When a Child Moves On

Question: My husband and I have become foster parents for Catholic Charities and have just returned our first charge – a 2-month-old we had cared for since he was 2 days old. My husband and I were both struck by the depth of our loss and grief, even though we knew that he would be leaving us at some point. The foster mothers’ support group and the Catholic Charities social worker know of no books that could help us let go of the next child without so much pain. Do you?

Answer: There don’t seem to be any books on this subject, but foster parents will always tell you that pain is part of the process. You fall in love with these children, then you give them up, and it hurts every blessed time. Moreover, it hurts whether you are providing respite care, so the granny can have a much-needed break; emergency care, so the mom can go in for drug rehab; short-term care, so the child has a place to stay while he waits for his adoption to go through, or long-term care, so he has a place to live while he grows up.

Some social workers tell foster parents that they shouldn’t get so attached to these children, but that is exactly wrong. The best foster parents do attach to them; they feel pain when the children leave and they are glad to do it all over again, because they know how much they are needed. If these wounded children can get enough love, nurturing, guidance and kindness, however, they will endure and they will be a little more trusting and a little more loving for the rest of their lives.

The parting may be less painful if you and your husband work with children whose ages are right for you. Newborns tug the heart very tight, and babies and toddlers do as well, so ask the agency for preschool or grade school children instead. There are children who bond so quickly and so closely, however, that you may dream about them for years to come.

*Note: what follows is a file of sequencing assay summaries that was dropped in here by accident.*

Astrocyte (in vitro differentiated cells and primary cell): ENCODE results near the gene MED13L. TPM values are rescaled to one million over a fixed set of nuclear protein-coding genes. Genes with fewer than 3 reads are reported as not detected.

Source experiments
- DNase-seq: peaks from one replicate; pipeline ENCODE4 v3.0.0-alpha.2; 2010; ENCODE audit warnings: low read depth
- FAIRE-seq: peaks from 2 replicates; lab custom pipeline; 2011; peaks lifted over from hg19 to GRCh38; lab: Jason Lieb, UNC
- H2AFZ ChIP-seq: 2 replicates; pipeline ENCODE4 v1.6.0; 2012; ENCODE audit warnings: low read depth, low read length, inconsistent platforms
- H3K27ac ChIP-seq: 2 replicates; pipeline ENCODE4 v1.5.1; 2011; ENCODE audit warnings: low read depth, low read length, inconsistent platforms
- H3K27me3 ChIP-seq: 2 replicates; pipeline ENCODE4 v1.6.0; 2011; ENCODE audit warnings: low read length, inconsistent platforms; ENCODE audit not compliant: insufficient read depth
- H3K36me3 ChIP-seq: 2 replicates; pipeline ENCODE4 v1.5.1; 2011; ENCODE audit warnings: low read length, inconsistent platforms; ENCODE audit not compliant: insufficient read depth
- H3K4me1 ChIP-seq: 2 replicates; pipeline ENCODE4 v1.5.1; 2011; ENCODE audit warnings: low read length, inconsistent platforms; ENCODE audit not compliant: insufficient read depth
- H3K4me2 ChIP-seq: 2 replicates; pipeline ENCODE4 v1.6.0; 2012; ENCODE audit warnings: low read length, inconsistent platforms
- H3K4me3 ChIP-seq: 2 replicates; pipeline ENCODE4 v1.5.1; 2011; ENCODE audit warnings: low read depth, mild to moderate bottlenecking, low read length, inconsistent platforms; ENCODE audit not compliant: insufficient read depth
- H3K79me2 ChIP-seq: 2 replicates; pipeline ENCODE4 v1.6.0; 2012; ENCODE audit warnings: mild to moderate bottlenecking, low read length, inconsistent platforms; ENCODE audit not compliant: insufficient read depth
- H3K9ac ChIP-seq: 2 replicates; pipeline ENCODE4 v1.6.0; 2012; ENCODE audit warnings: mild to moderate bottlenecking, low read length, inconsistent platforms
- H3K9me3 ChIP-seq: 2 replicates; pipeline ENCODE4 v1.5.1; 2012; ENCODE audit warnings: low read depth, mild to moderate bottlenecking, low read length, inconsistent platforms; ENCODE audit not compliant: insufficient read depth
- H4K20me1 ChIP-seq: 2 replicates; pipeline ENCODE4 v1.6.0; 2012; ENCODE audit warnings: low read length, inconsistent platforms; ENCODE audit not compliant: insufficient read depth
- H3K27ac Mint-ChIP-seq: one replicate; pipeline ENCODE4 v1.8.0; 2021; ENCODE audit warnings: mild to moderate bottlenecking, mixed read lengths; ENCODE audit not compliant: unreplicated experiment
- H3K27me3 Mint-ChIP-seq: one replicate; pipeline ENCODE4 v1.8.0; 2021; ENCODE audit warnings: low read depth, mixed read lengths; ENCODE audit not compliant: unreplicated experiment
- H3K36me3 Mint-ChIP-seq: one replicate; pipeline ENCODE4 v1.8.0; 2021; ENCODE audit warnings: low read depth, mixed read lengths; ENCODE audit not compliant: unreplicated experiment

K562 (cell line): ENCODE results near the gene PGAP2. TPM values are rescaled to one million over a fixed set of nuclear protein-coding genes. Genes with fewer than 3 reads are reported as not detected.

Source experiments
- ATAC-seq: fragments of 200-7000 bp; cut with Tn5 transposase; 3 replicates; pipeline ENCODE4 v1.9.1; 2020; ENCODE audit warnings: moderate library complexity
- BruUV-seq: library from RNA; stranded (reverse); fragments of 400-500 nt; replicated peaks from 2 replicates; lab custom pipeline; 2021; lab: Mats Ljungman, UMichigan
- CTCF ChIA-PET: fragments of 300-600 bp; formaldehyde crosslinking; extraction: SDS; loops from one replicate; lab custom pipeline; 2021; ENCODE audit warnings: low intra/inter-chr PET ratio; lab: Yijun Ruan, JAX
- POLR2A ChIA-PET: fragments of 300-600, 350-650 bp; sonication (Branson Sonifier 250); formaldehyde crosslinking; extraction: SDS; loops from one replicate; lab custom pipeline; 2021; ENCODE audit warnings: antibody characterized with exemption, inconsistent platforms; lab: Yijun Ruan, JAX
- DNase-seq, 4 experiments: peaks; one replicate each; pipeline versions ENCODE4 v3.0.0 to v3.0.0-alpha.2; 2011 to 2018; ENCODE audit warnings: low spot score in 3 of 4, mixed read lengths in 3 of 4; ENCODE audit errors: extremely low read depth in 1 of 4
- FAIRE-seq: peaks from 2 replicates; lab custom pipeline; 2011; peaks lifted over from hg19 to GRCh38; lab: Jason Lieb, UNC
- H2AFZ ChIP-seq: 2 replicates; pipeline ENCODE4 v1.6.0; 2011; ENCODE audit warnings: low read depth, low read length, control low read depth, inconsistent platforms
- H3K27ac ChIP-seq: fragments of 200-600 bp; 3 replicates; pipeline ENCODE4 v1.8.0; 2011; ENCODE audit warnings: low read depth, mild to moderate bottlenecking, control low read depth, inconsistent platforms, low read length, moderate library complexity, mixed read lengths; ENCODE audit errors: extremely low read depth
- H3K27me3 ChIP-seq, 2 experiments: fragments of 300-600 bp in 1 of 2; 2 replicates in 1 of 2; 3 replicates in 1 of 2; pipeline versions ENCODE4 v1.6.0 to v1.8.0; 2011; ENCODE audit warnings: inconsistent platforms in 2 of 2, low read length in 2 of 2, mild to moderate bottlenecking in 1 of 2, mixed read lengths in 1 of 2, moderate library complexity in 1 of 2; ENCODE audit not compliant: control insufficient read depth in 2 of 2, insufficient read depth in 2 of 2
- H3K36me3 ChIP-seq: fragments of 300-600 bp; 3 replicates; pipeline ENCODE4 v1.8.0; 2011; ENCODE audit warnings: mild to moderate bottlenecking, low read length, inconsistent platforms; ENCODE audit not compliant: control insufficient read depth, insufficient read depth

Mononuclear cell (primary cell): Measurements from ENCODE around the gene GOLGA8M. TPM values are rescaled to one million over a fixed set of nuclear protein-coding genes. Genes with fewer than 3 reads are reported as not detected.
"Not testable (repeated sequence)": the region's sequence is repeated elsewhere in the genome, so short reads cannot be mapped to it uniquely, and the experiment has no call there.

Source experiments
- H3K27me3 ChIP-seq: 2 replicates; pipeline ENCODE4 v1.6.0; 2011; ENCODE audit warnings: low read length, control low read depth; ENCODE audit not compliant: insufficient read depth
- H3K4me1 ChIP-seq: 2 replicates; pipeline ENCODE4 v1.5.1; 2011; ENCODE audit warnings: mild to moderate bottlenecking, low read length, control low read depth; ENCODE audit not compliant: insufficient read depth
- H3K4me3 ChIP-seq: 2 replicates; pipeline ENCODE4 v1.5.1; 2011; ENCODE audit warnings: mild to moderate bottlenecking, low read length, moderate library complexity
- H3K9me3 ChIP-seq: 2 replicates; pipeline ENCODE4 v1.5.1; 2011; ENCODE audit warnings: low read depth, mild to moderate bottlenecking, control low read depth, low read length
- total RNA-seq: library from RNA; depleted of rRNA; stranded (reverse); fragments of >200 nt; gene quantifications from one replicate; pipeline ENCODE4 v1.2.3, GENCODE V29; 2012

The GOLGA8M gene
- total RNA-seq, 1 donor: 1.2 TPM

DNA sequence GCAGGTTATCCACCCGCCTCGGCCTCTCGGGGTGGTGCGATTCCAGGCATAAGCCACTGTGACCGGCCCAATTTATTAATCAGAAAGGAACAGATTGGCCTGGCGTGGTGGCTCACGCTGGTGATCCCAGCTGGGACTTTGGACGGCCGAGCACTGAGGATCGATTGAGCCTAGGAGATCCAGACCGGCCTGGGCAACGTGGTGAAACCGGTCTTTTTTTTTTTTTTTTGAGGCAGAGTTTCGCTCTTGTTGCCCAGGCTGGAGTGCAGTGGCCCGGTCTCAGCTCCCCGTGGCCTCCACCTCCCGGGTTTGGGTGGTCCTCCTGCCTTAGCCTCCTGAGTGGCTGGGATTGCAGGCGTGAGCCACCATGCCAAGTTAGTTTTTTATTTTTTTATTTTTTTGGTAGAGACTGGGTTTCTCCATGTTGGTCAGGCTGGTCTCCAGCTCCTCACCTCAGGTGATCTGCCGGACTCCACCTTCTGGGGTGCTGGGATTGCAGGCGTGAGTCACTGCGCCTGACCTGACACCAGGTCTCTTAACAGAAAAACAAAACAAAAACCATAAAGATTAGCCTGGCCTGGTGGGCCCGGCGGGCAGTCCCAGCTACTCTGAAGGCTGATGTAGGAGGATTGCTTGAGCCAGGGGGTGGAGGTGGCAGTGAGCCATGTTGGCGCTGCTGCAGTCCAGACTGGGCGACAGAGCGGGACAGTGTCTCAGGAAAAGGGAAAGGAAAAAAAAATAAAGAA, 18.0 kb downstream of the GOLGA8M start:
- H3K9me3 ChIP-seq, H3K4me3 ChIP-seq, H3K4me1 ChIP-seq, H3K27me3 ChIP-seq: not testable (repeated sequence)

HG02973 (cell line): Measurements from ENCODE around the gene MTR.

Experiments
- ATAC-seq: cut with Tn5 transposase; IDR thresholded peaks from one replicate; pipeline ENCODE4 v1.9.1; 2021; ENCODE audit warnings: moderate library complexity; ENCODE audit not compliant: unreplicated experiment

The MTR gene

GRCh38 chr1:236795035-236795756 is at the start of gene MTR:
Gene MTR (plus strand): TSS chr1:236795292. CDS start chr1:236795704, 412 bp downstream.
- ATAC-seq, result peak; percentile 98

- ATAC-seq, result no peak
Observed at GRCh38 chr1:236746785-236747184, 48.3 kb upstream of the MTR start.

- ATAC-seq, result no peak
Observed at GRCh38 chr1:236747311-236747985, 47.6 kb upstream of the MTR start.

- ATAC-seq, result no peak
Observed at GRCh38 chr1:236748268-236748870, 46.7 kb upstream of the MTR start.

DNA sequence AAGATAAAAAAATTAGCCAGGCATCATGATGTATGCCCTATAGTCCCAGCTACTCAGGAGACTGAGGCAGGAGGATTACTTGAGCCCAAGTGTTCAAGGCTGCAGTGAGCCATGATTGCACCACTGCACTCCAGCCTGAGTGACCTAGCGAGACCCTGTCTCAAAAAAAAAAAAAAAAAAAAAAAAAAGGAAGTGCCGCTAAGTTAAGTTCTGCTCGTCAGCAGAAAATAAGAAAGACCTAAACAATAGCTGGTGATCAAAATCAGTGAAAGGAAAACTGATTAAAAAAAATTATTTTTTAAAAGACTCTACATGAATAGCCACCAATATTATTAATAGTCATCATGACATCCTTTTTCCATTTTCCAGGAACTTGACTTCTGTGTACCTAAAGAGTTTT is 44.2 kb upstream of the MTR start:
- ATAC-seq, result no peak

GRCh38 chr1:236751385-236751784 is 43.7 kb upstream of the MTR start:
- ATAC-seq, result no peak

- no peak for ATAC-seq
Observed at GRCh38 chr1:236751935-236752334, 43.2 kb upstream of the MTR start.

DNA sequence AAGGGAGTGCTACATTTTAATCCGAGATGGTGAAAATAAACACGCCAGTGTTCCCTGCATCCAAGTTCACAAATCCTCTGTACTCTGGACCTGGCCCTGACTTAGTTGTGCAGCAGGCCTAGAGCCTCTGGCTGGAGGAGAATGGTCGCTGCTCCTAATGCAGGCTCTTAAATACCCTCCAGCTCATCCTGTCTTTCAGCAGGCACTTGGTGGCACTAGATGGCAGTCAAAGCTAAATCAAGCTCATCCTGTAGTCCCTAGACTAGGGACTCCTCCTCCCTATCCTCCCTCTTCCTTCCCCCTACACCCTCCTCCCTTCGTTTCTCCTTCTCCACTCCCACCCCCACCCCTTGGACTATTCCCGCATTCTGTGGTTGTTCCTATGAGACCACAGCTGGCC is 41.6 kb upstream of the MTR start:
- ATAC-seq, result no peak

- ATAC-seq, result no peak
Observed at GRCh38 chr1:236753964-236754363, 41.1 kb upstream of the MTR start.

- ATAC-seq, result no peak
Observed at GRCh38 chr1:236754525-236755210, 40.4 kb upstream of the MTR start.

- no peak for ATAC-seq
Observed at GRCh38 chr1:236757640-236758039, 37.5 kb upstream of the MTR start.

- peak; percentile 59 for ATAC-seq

Foster parents handle their grief in different ways. Some take long breaks between placements, but others try to get another child to foster as soon as the last child leaves. It never gets rid of memories,” said one foster “but it softens the departure.” The loss also will be less if you meet regularly with other parents, if you work closely with the people in the program, and if you make foster care a team effort whenever you can.

Some of the best agencies have foster parents work with the social worker, the therapist – if there is one – and with one of the child’s parents or an aunt or a cousin or with the adoptive parents. You’ll feel the loss less, and so will the child.

You may also be consoled by reading books on adoption and foster care issues in general. (See Recommended Reads) A good book on separation and loss, like “Living Through Mourning” by Harriet Sarnoff Schiff (Penguin; $13.95) should help too, even through it is about death. Grief is still grief and it still needs to be assuaged.

Reprinted with permission of the author. From The Washington Post Family Almanac, May 9, 2001. Marguerite Kelly can be reached at Box 15310, Washington, DC, 20003

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